Angel Galvez knew he wanted to go to college, but he didn’t know how to get there. His friends at Wheaton High were not encouraging. “I would talk to them about it,” he says, “and they just wouldn’t know what to say. They were like, ‘Oh, right.’ ”
His parents were supportive but could offer little help. His father had left school early in El Salvador, and worked as a janitor. His mother, an immigrant from Mexico, was a hotel maid. “I wanted to do good in my life,” Galvez recalls, “but I thought I was over my head.”
Then he found CollegeTracks, a program serving two local high schools, Wheaton and Bethesda-Chevy Chase. Its staff does for young people like Galvez what affluent and educated parents in Montgomery County routinely do for their own kids: edit essays, visit campuses, find scholarships, make sure forms are completed and deadlines met.
Galvez, a gregarious 21-year-old with a round, open face, remembers the day he got a letter from McDaniel, the small private college in Westminster, Md., where he spent the last three years. Not only were they accepting him, they were covering most of his costs.
“I was stunned, I was confused,” he says. “I knew it was a private school and I knew it was over 30 grand for tuition, 40-plus with room and board. I just looked at the letter and I was like, ‘Dad, I think they’re giving me a lot of money here.’ ”
Tsolaye Dorsu (whose first name, pronounced Shuh-LI-ah, means “God favors me”) emigrated from Nigeria at age 12 with a single mother who carefully researched local schools before renting an apartment in the B-CC district.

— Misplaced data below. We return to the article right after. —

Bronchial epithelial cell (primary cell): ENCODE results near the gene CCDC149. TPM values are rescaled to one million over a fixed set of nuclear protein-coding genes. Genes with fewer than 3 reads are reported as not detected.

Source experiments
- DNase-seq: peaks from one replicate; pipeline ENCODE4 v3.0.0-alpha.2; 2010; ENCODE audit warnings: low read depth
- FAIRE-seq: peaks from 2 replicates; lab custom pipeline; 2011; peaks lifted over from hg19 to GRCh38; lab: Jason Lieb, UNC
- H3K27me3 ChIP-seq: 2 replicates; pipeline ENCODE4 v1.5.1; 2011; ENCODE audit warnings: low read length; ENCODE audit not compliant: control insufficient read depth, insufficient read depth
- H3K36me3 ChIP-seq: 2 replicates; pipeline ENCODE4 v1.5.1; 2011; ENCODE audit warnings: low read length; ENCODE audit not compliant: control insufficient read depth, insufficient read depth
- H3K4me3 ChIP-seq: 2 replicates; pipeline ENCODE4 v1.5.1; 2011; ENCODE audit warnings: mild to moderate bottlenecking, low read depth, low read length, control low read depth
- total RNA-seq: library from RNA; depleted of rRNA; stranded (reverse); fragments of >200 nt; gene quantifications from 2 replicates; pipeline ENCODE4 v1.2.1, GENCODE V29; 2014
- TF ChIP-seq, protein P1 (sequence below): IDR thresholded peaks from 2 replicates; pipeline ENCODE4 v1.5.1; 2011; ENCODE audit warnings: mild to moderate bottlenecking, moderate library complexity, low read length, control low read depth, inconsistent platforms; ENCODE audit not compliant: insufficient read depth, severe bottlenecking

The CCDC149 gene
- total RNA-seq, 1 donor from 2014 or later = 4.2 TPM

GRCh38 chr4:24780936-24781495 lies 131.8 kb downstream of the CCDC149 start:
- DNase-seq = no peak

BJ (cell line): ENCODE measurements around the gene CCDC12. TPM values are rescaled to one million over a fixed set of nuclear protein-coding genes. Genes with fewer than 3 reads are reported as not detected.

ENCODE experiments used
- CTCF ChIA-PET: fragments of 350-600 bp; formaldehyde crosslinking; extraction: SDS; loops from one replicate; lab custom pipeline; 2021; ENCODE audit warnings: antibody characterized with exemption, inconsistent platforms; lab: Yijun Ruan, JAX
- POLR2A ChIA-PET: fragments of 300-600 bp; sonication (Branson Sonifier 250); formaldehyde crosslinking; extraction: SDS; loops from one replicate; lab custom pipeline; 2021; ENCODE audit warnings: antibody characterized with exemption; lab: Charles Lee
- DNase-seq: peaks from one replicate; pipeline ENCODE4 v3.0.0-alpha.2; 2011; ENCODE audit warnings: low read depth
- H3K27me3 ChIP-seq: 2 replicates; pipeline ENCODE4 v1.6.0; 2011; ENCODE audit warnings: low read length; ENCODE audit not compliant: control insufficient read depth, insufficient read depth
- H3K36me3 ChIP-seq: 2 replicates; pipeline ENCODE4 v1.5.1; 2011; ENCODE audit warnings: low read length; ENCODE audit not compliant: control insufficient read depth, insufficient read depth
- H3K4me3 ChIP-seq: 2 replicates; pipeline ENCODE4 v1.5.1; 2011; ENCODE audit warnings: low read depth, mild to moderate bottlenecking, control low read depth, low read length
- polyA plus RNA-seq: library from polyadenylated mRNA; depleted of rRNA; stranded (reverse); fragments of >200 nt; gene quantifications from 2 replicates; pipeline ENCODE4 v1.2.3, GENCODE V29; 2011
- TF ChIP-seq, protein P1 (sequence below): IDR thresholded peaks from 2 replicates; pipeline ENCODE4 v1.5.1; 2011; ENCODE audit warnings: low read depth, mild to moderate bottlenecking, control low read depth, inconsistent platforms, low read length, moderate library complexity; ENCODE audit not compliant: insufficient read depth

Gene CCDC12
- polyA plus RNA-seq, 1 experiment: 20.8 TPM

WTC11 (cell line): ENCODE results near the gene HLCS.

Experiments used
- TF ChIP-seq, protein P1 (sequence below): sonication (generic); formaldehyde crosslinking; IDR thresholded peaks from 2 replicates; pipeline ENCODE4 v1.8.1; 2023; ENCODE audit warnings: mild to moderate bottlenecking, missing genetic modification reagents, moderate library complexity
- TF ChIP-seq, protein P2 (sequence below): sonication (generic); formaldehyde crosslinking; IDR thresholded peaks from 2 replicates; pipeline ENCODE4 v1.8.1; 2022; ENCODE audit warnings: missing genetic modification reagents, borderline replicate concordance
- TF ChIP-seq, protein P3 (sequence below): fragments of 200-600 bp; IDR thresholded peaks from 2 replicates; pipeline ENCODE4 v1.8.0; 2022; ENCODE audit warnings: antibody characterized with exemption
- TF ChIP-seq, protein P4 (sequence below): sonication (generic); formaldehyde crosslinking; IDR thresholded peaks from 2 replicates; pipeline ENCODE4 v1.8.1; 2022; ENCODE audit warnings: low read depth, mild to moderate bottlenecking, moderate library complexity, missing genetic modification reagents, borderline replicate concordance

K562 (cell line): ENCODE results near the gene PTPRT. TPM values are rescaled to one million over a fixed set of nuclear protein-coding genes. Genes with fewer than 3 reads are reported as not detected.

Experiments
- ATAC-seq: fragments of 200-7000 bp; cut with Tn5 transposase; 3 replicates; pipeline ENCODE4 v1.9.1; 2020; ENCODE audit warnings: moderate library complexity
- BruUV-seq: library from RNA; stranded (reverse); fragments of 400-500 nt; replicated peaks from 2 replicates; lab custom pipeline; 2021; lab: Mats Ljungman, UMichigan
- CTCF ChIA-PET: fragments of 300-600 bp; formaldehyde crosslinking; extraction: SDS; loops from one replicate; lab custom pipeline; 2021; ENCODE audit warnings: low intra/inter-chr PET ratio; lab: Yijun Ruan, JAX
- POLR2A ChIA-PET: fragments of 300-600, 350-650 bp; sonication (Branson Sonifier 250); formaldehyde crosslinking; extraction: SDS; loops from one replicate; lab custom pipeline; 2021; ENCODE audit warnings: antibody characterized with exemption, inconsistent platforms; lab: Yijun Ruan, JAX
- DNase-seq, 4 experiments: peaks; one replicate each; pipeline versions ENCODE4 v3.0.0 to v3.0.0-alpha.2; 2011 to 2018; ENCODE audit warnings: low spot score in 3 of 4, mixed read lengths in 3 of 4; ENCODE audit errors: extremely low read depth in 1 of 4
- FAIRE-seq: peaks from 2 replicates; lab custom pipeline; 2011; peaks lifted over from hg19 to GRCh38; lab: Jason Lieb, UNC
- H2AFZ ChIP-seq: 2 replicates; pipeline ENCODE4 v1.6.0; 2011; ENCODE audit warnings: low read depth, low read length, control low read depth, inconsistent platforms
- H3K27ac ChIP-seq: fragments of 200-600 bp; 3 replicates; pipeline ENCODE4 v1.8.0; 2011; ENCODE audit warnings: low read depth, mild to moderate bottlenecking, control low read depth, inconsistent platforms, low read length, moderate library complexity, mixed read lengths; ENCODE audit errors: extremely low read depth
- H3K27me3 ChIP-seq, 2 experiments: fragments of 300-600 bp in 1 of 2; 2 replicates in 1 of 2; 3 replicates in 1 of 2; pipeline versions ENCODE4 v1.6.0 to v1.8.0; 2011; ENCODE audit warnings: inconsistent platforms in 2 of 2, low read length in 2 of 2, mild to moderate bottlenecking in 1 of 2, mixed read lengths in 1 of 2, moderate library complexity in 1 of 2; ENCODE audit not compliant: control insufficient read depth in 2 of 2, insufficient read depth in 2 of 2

“When I came to America, I thought it was a dream or something,” says the engaging 20-year-old with the bright smile and flashing gold earrings. “Like maybe I’ll wake up and I’ll be in my house in Nigeria. But every time I woke up I was in Silver Spring.”
The transition was tough. Kids made fun of her accent. One boy threw a basketball at her “and it hurt really bad.” After a Catholic boarding school background, she was “shocked” at the attitude of her new classmates. “They were rude to the teachers, very disrespectful.”
Dorsu’s mother had two advanced degrees but could only find work as a seamstress and nursing home aide. And since “she didn’t know the system in America,” Dorsu says, she couldn’t help her daughter in school. CollegeTracks could.
Dorsu didn’t think she was “smart enough” to take advanced placement courses, but the program’s counselors pushed her to enroll anyway. When her mother had to work, a CollegeTracks staff member drove her to a college interview and calmed her down when she started “freaking out.”
“They care about you a lot,” says Dorsu, a senior and aspiring pediatrician at Trinity Washington University, near the Capitol. “They check on you every single time.”
That’s precisely the point of CollegeTracks. “We call it nagging and stalking,” says Executive Director Nancy Leopold, 57, as she sits at the organization’s “world headquarters”—her dining room table on Manning Drive in Bethesda. The “biggest barrier” to college for many youngsters, she says, is the lack of “adults with the time, money and knowledge to help them.”
In the late ’90s, Leopold and two friends were volunteering at B-CC when they noticed a pattern: One-third of the student body was nonwhite, but few minorities were entering elite academic programs.